I attempted to purchase Sygic the other day but had some trouble with the card processing…. going to give it another shot.  As much as I am enjoying Waze, I need a GPS app I can count on, and Sygic is it.

Zen and the art of laptop cooling…

Sunday, June 26th, 2011

For about the past 2 years I’ve done a majority of my home computing on laptops.  Initially I used an Acer netbook which my wife still uses – but my need for gaming in a house where I couldn’t really use my 360 as much as I’d like anymore lead me to pick up an ASUS G51Jx gaming laptop from Newegg.  Great system, plenty of power – a year later I can still run most games on max detail settings and get an acceptable frame rate.

The problem is that from day one, this thing has generated some wicked heat.  Recently I’d started to experience graphics glitches and lockups.  I don’t exactly have the money to buy a new machine right now so I need to get as much life out of this one as I can.  That lead me down the road of active cooling for my system.

I looked at a bunch of the options online and in stores, all had varying reviews.  Eventually I ended up buying a “Gearhead” 15.4 cooling pad for $20 at Computer Discount of West Milford.  It has a pair of thin fans that pulls cooler air from below to aid in feeding fresh air to the existing cooling system on the machine.  It works fairly well – but I still find it a little cumbersome, and am anticipating either the USB cable or fans wearing out at some point.

My plan in the interim is to build a simple USB powered accessory cooling unit for the system.  Basically, I’m going to build/buy a small plastic box capable of holding two or more standard high-speed cooling fans that pull its air from the side of the unit.  On top of the box, I’m going to have an aluminum sheet (good for heat transfer) that either will or will not be perforated.  I figure with one fan pulling in and one pushing air out, it may be able to offer a fairly cool surface for the laptop to rest on, allowing the existing feet on the system to provide adequate clearance for air to move by the laptops built in fans.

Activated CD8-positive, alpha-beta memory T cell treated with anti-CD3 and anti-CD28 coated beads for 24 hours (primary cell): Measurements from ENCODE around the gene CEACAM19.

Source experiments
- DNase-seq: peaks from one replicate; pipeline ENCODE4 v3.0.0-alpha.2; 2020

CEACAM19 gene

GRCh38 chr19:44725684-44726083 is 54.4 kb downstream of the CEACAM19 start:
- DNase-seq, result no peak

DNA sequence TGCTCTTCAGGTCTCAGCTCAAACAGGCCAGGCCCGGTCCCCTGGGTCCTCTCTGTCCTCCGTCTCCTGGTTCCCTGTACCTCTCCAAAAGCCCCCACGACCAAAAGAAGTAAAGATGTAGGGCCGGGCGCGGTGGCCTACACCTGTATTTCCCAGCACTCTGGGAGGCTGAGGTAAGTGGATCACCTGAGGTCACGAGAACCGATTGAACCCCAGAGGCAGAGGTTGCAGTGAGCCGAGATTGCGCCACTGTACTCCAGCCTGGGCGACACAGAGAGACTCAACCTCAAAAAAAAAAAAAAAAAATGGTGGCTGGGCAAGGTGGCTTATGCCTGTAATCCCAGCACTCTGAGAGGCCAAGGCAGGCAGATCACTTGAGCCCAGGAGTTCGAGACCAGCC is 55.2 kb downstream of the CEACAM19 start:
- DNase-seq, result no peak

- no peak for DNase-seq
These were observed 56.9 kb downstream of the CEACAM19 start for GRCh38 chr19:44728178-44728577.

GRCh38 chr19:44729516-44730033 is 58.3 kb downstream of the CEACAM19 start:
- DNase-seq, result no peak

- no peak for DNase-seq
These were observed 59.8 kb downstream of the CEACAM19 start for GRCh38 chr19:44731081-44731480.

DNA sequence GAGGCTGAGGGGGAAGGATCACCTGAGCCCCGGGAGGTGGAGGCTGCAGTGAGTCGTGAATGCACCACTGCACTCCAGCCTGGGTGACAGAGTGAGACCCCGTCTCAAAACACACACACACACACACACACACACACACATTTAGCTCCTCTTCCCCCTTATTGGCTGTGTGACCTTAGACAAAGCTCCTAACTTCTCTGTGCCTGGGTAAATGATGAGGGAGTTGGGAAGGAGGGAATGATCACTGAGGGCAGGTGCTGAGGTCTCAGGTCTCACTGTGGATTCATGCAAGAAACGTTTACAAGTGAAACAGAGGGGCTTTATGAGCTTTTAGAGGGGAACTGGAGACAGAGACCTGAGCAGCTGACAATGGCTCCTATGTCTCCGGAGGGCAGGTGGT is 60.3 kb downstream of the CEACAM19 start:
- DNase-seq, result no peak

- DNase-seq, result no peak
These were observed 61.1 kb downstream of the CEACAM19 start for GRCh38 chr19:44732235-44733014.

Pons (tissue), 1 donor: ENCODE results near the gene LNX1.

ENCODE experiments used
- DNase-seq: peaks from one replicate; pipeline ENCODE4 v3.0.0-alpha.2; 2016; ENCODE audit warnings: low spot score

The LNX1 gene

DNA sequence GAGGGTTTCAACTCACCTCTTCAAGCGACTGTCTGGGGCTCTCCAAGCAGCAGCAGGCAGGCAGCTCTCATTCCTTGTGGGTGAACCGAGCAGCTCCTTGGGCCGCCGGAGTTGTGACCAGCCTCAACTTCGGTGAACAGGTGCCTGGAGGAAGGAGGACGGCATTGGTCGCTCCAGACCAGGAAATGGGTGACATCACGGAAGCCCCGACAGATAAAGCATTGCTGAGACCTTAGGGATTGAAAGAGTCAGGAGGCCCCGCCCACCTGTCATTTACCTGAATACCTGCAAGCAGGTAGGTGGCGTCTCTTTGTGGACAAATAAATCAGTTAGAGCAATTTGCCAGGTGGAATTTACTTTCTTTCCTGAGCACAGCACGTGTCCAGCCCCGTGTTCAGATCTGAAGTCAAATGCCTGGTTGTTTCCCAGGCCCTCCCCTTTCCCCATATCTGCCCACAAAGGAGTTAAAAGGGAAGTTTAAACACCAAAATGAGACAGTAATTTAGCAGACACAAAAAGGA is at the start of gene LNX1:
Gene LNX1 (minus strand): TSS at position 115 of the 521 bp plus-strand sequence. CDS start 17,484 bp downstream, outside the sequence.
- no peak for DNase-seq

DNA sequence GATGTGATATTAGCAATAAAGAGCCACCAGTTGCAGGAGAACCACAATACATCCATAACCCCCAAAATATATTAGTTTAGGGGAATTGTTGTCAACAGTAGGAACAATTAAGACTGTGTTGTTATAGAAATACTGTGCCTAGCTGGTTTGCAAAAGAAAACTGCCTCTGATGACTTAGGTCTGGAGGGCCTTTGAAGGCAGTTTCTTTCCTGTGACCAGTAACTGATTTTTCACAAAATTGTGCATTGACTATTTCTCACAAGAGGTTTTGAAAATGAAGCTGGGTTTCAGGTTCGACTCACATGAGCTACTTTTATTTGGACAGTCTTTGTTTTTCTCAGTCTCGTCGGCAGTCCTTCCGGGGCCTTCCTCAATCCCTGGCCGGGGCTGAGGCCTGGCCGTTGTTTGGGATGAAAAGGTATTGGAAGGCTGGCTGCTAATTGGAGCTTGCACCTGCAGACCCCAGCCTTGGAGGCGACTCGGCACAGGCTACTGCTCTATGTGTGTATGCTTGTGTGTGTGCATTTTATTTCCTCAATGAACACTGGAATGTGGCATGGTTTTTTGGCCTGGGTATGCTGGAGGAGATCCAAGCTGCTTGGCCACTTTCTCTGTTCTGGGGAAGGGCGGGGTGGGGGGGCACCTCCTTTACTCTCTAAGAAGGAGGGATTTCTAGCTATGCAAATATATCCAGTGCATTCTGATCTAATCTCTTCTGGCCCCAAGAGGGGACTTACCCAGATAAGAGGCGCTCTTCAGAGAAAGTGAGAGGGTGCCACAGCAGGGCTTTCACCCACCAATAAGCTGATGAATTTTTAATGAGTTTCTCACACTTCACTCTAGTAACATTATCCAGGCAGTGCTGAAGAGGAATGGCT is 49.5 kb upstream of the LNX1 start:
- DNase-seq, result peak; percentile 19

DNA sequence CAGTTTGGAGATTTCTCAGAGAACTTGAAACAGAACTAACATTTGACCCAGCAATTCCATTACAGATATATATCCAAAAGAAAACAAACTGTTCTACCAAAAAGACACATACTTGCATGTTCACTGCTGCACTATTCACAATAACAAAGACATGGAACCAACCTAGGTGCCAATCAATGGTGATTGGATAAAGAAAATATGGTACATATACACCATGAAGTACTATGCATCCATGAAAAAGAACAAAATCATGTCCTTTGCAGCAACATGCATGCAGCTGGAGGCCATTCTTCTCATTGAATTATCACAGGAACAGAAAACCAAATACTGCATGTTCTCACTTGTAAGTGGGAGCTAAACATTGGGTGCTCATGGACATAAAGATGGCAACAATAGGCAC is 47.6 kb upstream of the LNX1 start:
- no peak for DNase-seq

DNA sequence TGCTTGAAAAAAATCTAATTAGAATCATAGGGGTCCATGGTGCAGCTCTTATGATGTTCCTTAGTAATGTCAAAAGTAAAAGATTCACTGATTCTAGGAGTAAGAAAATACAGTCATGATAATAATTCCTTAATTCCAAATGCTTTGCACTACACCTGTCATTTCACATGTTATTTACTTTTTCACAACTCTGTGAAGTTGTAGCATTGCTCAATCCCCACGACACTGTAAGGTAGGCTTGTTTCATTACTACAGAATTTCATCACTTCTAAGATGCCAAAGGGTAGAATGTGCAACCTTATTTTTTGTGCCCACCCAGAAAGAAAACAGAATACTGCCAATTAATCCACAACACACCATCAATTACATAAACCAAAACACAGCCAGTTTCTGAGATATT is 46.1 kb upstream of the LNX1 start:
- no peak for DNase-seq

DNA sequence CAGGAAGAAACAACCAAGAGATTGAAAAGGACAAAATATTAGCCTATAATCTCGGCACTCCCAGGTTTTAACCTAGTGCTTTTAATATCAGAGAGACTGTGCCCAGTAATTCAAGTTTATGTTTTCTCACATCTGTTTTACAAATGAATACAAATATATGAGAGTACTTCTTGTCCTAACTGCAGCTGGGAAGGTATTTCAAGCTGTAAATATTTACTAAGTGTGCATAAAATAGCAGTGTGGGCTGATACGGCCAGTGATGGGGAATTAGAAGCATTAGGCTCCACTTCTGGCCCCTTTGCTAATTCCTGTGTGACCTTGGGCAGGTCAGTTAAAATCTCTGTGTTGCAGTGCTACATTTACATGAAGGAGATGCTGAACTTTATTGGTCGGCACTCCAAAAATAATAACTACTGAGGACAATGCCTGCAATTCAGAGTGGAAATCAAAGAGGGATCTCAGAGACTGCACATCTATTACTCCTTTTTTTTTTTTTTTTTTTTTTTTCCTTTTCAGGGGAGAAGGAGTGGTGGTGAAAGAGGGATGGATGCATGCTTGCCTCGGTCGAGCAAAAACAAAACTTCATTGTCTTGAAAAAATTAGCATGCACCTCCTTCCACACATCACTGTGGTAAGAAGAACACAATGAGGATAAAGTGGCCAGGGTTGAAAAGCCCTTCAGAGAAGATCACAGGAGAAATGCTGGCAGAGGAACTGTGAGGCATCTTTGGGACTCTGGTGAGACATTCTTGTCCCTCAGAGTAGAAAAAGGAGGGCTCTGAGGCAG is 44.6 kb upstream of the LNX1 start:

Another option would be to use a perforated aluminum sheet that the laptop would rest on, and the side-fans would pull air into the box and route it to the built-in vents under the laptop.  It’d likely be thicker than normal pads – but it would keep both my lap and laptop more than a little cooler.  Also, I would avoid the whole ‘pull air from the bottom’ issue whcih isn’t really effective when I’ve got the system resting on my lap, or a bed… anything but a hard flat surface.

Queue Macgyver theme….

NVIDIA 360M & The BSOD from HELL.

Saturday, April 23rd, 2011

My laptop (ASUS G51x) is my baby, I use it mainly for work and gaming (emphasis on the latter) – since I use the STEAM service to purchase most of my games, occasionally they’ll bark at me if a driver is too old.  Such was the case with Batman – Arkham Asylum GOTY edition.  No big deal, right?  I fire up the browser, visit Nvidia.com, and grab the latest driver for my 360M.  Problem was, any time I would use a driver newer than what came with my laptop (1.6x) – I would get random BSOD’s while watching Netflix, Hulu, or playing a game.  I spent weeks online looking up the cause, be it DirectX, or the driver itself.  As it turns out – it wasn’t the video driver at all, but the audio driver that ships with the new Nvidia driver.  I left the audio driver at the earlier release, updated everything else, and so far no problems.  I know this post isn’t very descriptive but with all of the posts online in regard to this very common problem, nobody seemed to be using trial and error to find the exact culprit.

So, if you’re running Nvidia hardware, and after a driver update you’re getting BSOD’s – restore the earlier audio driver. 🙂

Dell Tech Support Chat

Tuesday, April 19th, 2011